As the mobile world moves up the curve of EV adoption, chargers will most likely come to be seen as unremarkable everyday appliances rather than the novel curiosities they have been up to now. Already parts of the market have begun to slip out of the grasp of the electrical trade supply channel. Best Buy and (of course) Amazon offer Level 2 charging stations and installation services, many car makers and dealers supply them to buyers, and they’ve become common enough that Consumer Reports produced its usual handy guide to selecting the right one for your garage.

So as it went with household appliances and air conditioners that once filled electrical distributors’ shelves and showrooms, EV charging systems could become someone else’s product and distributors again will content themselves with providing the wire and conduit and switchgear and connectors to make it work.

However, just about every full-line electrical distributor’s existing supply chain links to manufacturers of EVSE systems. Leviton, ABB, GE, Siemens, Schneider Electric and many others are among the top producers of charging stations. It seems logical that especially in markets where local or state governments mandate Level 2 systems in every new home or a certain number of chargers for multi-family residential or commercial developments, the selection and purchase of the systems will be more about construction bids than consumer fancies. As with all other parts of the electrical industry, where a distributor can establish itself as the high-performance, low-cost route to installation, the distributor will command the preferred path to market.

Will it change the world?

The appeal of electric vehicles isn’t all about the environment anymore. There have even been signs of push-back from environmental activists following some controversial studies of the lifecycle environmental impact of EVs that showed the mining of materials and production of components that go into an electric car are equivalent or worse than that of their gas-fired peers. Besides, an electric vehicle’s environmental impact depends heavily on how the electricity on which it runs was generated, which is why some skeptics refer to EVs as coal-fired cars.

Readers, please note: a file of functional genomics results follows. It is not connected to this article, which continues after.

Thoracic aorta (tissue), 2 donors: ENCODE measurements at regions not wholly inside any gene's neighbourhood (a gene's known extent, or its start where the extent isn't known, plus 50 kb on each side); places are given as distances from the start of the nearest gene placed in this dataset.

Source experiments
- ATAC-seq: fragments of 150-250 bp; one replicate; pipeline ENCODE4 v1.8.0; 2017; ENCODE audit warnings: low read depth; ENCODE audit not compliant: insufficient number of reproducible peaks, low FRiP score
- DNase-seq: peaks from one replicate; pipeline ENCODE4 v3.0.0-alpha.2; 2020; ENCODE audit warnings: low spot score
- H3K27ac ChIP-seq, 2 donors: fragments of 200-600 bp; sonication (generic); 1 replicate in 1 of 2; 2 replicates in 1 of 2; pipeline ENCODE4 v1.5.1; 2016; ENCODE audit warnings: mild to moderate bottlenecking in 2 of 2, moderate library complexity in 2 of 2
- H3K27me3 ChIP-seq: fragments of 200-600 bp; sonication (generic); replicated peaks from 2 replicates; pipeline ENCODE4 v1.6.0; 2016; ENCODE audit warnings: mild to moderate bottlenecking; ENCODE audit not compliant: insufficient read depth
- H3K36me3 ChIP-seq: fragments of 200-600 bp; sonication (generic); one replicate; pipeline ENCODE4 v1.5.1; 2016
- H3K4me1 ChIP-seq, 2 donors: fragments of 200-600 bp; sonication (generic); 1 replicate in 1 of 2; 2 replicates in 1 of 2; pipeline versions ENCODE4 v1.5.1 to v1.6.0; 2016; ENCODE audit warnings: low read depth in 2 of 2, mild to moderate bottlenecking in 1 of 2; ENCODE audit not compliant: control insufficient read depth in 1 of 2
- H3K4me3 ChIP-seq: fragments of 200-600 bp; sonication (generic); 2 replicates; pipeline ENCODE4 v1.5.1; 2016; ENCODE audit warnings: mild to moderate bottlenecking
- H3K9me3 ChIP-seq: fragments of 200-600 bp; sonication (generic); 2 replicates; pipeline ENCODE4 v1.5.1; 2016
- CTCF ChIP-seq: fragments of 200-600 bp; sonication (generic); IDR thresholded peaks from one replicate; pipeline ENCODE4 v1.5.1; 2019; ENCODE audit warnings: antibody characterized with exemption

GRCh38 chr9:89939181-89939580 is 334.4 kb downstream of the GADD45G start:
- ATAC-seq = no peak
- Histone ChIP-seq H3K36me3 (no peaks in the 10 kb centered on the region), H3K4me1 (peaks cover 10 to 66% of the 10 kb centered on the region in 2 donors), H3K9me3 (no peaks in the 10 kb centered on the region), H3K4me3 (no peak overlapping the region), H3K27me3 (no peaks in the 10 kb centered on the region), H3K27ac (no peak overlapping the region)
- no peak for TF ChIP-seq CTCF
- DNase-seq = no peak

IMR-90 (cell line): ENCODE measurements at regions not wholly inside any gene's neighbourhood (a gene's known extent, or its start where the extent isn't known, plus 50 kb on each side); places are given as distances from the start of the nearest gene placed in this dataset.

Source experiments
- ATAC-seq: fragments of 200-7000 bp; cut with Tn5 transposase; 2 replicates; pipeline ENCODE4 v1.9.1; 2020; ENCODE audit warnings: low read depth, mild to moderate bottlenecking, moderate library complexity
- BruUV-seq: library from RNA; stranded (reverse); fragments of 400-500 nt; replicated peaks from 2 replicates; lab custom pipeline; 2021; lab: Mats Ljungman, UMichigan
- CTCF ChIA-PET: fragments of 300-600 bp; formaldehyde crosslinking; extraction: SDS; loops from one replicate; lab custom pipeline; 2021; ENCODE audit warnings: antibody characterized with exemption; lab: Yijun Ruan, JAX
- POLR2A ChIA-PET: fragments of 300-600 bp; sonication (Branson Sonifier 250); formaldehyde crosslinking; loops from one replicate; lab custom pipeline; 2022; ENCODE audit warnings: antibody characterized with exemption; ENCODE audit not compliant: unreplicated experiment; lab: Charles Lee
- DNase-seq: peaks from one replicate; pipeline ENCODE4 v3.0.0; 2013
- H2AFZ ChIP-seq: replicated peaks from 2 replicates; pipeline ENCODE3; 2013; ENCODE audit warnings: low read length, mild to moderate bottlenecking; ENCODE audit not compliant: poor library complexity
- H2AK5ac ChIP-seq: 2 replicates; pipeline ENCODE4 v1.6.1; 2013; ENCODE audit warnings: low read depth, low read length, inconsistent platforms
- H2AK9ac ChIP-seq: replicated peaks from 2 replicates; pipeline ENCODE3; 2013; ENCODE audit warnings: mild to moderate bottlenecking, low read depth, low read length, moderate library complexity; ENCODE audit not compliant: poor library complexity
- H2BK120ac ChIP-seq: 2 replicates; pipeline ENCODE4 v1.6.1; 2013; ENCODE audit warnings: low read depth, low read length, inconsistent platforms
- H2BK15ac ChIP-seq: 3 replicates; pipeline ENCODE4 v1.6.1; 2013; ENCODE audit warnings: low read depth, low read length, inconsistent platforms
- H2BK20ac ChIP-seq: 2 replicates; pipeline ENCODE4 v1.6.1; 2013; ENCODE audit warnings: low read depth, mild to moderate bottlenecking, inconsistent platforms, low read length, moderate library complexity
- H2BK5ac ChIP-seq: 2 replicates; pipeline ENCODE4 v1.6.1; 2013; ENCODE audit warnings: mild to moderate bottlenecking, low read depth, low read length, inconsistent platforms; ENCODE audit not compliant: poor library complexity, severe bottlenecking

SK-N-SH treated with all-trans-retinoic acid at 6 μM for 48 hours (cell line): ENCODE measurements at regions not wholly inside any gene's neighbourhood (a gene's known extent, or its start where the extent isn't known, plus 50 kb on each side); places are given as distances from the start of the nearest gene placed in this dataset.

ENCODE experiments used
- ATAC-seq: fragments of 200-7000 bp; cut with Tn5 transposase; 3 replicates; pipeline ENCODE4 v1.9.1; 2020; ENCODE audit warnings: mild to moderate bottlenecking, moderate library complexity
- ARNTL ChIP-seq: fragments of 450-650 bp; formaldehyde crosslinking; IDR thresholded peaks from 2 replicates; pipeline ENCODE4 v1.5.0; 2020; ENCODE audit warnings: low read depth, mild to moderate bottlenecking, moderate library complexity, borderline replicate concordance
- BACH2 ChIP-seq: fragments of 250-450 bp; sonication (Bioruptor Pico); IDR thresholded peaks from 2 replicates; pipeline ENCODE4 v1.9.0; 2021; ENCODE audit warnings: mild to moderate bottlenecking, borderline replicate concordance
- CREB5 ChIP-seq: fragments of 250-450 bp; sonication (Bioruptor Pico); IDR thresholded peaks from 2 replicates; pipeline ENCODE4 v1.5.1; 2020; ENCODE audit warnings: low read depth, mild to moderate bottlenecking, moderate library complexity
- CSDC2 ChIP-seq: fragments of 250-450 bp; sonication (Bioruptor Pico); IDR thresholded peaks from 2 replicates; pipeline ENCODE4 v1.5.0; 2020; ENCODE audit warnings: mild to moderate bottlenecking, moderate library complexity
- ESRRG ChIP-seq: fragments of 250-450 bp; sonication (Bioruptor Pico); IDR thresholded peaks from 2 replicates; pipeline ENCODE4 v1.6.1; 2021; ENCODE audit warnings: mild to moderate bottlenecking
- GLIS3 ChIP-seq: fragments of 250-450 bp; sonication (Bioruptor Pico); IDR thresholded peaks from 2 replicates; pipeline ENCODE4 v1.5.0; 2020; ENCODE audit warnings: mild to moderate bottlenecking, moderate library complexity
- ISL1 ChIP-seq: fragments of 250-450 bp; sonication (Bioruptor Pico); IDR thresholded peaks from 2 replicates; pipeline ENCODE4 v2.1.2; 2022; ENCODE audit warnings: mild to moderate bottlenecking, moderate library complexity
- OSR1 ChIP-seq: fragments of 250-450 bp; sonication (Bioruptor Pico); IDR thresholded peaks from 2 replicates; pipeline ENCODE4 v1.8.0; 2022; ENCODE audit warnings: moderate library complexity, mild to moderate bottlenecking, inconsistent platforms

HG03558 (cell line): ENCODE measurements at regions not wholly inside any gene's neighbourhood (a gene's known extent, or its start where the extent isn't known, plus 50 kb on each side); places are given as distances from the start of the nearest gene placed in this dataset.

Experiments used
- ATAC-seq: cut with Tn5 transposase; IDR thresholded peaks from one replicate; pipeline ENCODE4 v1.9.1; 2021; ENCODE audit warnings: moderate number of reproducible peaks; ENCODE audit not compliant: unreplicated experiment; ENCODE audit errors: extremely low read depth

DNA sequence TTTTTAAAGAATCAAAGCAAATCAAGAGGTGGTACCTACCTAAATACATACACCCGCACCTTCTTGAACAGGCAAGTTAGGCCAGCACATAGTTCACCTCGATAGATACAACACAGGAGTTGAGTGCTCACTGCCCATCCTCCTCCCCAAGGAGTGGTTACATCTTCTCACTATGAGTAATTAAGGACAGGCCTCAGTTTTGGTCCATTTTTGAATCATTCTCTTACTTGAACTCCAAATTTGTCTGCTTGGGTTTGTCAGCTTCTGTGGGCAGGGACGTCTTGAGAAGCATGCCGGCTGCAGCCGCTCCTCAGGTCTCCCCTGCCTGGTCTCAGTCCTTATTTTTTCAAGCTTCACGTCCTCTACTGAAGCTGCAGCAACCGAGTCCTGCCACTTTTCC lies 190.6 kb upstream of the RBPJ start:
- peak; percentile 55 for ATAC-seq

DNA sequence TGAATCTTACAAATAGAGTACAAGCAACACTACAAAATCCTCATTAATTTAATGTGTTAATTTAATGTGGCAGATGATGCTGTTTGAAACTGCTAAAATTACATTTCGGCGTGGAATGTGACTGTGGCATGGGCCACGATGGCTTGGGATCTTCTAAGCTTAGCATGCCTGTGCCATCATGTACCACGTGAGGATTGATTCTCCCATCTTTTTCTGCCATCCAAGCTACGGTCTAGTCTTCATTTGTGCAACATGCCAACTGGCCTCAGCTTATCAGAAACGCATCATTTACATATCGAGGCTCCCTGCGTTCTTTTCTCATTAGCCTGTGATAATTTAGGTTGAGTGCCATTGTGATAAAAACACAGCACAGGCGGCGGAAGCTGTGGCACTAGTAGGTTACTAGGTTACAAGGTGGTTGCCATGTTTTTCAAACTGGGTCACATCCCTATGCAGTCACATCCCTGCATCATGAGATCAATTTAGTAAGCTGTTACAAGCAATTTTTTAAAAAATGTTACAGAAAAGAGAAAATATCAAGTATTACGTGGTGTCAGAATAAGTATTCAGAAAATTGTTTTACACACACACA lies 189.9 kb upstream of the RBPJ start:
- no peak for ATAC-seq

Nevertheless, local air pollution is the topmost environmental concern in smog-choked metropolises all over the world, even moreso in Mexico City and Mumbai than the legendary brown haze of Los Angeles. Converting transportation in the major cities to electric will make an enormous difference in the quality of life enjoyed by people living there, and while it may only displace the pollution to the towns near the generating plants, centralizing the emissions also makes mitigation a site-specific technical problem instead of depending on the tailpipe breath of every single ill-maintained car, truck and bus.

Besides, since 2012, when the Tesla Model S displaced the Toyota Prius as the iconic electrified vehicle and went on to post such excessive performance numbers that road testers had to recalibrate their scales to account for it, interest in electric vehicles has spread to include those who don’t consider environmental responsibility the most important factor in selecting a car. The fact that executives and fans of companies like Mercedes, BMW and Porsche are positioning their new electric concept sedans as “Tesla-killers” tells a lot about how the market has changed.

On a more practical level, the fact that electric cars are simpler machines, with a tenth the number of moving parts, a fraction of the maintenance requirements and tunable more with software than wrenches means they’re expected to last longer than internal combustion-driven cars.

JP Morgan released a paper in July specifying what kinds of companies stand to lose the most from a conversion to electric vehicles. Aside from oil companies, car dealers that rely on maintenance work and buyer financing for their profitability stand to take a big hit because JPM expects both purchases and repairs to be less frequent.

Meanwhile, companies investing in building out the infrastructure needed to support electric vehicles have cause for optimism if they can survive the hazards of ramping up ahead of demand. ChargePoint, for example, got some headlines recently for suggesting it’s considering a public offering at some point in the next five years.

The EVSE market is being treated in some quarters as a disruptive technology play instead of a commodity appliance play, and will probably continue to be viewed that way until chargers are more numerous than gas stations. Along that rising road, and maybe even moreso once we reach that point, the EV charging system market will be a niche where electrical distributors can play a vital role.